Durian's comment that Japan hadn't even registered on its own "National Heritage List" the Le Corbusier building it was being asked to nominate has set me thinking that it might be interesting to explore and pull together the various "National Heritage" registration systems in use in different countries (and the relationship between these and their WHS list)
I always remember being slightly "amused" in S Korea by the little plaques giving every building of importance a reference number within some great list of National Treasures - but, on reflection, we in UK have something similar, albeit without the Numbering system!!!
For "Buildings" UK has a system of "Listing" - and, once a building is "listed", there are considerable restrictions on what can be done. Some "owners" find their houses so described (it can even be done in "an emergency" almost instantaneously) and face enormous (and some might think excessive) restrictions.
There are 3 categories of Listing (the system is described in outline here http://en.wikipedia.org/wiki/Listed_building
Grade I: buildings of exceptional interest
Grade II*: particularly important buildings of more than special interest.
Grade II: buildings that are of special interest, warranting every effort to preserve them
I have been checking through the list in Category I (of which there are over 6000 entries) against the UK's World Heritage List. Some structures aren't on the list because there is an earlier list for "Scheduled Ancient Monuments" ( http://en.wikipedia.org/wiki/Scheduled_Ancient_Monument
) by which sites such as Stonehenge are protected. I have found all the other major buildings on UK's inscribed list which I have searched for e.g Pontcycyllte Aqueduct, Blenheim Palace, Tower of London etc etc. I couldn't imagine that UK would nominate any site which was not , or whose major buildings were not, "Grade I Listed" or "Scheduled National monuments". indeed within a city like Bath there will in addition be hundreds of Grade II* and Grade II buildings as well.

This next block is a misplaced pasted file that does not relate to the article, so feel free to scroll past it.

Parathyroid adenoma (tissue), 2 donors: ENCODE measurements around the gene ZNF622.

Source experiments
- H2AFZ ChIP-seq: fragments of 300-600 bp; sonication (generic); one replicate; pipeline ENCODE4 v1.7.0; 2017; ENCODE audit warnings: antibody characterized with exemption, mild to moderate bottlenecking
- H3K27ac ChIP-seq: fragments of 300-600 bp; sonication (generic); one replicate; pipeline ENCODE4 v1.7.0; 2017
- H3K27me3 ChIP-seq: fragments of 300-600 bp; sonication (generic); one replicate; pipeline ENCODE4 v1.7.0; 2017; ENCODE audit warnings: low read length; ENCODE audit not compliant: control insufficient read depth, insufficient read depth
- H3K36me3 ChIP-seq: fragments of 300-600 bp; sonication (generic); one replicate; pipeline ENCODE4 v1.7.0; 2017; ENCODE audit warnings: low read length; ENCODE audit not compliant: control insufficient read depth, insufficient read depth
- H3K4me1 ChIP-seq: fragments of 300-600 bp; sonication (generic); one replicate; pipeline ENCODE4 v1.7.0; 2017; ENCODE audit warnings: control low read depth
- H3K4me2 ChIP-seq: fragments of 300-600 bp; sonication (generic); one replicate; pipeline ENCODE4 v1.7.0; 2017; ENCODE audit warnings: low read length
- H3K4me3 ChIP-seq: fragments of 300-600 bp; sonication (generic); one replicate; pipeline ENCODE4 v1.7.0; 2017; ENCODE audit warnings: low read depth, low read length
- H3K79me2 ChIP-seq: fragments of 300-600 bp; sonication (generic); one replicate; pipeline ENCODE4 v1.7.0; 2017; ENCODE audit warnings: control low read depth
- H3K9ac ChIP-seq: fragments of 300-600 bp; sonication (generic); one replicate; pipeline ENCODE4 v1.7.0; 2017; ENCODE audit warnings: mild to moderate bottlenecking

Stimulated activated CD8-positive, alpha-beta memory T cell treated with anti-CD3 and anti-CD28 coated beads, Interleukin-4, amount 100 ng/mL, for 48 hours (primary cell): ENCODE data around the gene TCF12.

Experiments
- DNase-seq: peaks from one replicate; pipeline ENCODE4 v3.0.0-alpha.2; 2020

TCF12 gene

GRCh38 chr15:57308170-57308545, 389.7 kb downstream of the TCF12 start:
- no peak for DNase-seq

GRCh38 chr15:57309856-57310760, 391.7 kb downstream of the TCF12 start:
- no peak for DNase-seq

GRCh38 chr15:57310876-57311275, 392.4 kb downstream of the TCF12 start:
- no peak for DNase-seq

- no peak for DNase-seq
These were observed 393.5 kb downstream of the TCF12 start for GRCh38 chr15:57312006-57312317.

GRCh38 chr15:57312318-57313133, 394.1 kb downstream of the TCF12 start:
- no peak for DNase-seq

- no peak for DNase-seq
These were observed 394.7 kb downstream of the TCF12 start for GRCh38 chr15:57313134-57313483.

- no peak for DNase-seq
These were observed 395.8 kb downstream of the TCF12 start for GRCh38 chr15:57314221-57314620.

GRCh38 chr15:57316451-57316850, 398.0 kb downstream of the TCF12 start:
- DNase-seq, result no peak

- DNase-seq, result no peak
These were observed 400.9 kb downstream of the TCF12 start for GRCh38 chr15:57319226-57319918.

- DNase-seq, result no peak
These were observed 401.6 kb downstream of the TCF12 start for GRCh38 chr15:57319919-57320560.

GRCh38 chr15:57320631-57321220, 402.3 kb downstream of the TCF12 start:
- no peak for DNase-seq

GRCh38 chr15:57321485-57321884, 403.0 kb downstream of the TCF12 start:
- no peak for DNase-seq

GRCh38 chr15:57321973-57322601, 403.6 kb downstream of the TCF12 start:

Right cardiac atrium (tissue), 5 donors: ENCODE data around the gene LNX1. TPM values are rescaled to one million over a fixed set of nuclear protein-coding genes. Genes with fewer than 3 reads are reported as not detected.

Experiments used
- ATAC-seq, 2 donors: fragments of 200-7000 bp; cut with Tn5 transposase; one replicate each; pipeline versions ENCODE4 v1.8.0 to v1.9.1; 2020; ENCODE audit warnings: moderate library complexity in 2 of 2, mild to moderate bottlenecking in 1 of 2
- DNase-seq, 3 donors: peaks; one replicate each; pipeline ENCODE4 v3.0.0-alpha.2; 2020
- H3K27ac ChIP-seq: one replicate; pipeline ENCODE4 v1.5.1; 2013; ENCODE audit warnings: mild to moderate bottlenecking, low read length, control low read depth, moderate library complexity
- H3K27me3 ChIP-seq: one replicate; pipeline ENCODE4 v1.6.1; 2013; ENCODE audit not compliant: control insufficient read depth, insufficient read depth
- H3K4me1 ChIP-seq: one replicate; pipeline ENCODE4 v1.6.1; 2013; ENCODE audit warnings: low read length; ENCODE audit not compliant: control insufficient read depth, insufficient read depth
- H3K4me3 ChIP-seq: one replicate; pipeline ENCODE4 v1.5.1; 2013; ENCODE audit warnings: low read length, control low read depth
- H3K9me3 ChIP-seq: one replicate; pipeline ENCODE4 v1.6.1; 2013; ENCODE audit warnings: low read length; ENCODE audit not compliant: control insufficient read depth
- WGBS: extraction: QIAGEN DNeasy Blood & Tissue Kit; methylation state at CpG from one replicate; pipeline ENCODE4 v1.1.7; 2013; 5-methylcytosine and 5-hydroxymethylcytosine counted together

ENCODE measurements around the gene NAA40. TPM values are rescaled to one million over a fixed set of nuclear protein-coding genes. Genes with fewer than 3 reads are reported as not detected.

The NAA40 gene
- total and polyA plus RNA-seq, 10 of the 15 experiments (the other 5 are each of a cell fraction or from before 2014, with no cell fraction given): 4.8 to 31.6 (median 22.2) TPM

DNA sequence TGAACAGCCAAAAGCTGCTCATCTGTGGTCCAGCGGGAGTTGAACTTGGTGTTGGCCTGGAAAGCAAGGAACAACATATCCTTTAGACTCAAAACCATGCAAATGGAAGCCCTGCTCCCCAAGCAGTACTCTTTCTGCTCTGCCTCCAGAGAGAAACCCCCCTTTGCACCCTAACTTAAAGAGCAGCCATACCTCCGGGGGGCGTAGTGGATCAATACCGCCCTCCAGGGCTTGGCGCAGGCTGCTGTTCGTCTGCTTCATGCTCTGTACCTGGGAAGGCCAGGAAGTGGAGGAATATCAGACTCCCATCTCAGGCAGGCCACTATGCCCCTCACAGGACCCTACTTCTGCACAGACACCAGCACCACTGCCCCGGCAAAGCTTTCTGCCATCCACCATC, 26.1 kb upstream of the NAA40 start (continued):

Herewith the UK Grade I list by categoryhttp://en.wikipedia.org/wiki/Category:Grade_I_listed_buildings_by_function
Since we reached this subject via a consideration of "Modern" sites which might become WHS I have researched which modern buildings in England (I haven't yet found the Scottish etc lists) have already been given Grade I status. Here is the list (unfortunately without construction dates)http://en.wikipedia.org/wiki/Grade_I_listed_modern_buildings_in_England
A few to point out
a. Severn Bridge (1966)
b. Jodrell Bank Telescopes (50s/60s) - were considered for new UK T List
c. Willis Faber building (Foster Assocs 1970-5)
So, perhaps still a bit "lacking" in really modern structures - but the system normally only operates for buildings over 30 years old (so UK considers that, in general, one can't decide on the merits of a building in less than this time) However special arrangements CAN be made for buildings over 10 years old and the Lloyds Building is under consideration on this basis!! http://www.guardian.co.uk/artanddesign/2011/jul/12/lloyd-s-building-grade-i-status
What approaches do other countries follow and are there web sites where we could look at the buildings concerned?